HARTFORD, Conn. (AP) -- The families of nine of the 26 people killed and a teacher injured two years ago at the Sandy Hook Elementary School filed a lawsuit against the manufacturer, distributor and seller of the rifle used in the shooting.
The negligence and wrongful death lawsuit, filed Monday in Bridgeport Superior Court, asserts that the Bushmaster AR-15 rifle should not have been made publicly available because it is a military weapon unsuited for hunting or home defense.
AP Photo/Jessica Hill
"The AR-15 was specifically engineered for the United States Military to meet the needs of changing warfare," attorney Josh Koskoff said in a release. "In fact, one of the Army's specifications for the AR-15 was that it has the capability to penetrate a steel helmet."
In addition to Bushmaster, the families have named Camfour, a firearm distributor, and Riverview Gun Sales, the store where the Bushmaster rifle was purchased in 2010.
Messages seeking comment from the defendants were not immediately returned.
Bill Sherlach, whose wife, Mary, was killed in the shooting, said he believes in the Second Amendment, but believes the gun industry needs to be held to "standard business practices" when it comes to assuming the risk for producing, making and selling a product.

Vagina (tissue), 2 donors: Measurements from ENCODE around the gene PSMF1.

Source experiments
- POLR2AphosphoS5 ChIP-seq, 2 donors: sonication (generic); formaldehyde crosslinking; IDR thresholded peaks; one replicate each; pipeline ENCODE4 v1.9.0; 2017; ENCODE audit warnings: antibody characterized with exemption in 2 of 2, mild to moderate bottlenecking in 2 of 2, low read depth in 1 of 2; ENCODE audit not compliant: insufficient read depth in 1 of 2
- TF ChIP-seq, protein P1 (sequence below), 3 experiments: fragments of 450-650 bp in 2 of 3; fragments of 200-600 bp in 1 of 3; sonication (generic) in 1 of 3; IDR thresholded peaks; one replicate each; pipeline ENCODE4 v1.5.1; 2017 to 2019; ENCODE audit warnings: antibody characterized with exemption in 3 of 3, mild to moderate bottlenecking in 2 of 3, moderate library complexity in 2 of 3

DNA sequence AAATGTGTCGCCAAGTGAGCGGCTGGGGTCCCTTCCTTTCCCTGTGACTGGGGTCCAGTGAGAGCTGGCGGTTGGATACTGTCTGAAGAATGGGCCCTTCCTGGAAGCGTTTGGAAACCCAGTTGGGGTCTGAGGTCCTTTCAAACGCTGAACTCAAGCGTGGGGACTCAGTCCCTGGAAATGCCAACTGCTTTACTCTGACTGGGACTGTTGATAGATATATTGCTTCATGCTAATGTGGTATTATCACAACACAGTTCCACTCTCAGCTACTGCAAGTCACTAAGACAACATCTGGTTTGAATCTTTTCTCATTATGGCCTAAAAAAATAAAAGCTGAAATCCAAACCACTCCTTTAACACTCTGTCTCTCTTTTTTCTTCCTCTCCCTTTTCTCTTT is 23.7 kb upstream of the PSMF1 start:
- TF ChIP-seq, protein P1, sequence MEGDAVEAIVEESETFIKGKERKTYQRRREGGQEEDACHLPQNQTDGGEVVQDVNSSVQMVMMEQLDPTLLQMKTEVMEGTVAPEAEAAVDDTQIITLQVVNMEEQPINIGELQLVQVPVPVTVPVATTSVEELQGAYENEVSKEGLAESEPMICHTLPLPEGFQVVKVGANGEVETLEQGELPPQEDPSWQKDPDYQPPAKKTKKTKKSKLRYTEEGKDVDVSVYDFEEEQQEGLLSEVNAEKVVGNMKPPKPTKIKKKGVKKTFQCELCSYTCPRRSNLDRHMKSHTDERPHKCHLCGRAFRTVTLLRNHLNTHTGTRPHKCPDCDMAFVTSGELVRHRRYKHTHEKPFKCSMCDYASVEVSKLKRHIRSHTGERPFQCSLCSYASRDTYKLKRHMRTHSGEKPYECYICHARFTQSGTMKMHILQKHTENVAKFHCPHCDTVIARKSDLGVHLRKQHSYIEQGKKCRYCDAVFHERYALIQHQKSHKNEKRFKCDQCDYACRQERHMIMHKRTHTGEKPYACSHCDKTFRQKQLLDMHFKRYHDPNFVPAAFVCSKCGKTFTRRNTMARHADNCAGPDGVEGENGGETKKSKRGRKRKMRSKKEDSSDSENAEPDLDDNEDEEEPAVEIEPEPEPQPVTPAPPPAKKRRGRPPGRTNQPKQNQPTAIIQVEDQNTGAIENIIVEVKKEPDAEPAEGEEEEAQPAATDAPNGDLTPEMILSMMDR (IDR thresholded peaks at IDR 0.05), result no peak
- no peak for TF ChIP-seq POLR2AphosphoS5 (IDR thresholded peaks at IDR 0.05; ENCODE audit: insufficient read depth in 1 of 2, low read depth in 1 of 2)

"These companies assume no responsibility for marketing and selling a product to the general population who are not trained to use it nor even understand the power of it," he said.
The plaintiffs include Sherlach and the families of Vicki Soto, Dylan Hockley, Noah Pozner, Lauren Rousseau, Benjamin Wheeler, Jesse Lewis, Daniel Barden, Rachel P'Avino and teacher Natalie Hammond, who was injured in the shooting.
Nicole Hockley, Dylan's mother, planned a news conference later Monday morning with U.S. Rep. Elizabeth Esty and U.S. Sens. Richard Blumenthal and Chris Murphy.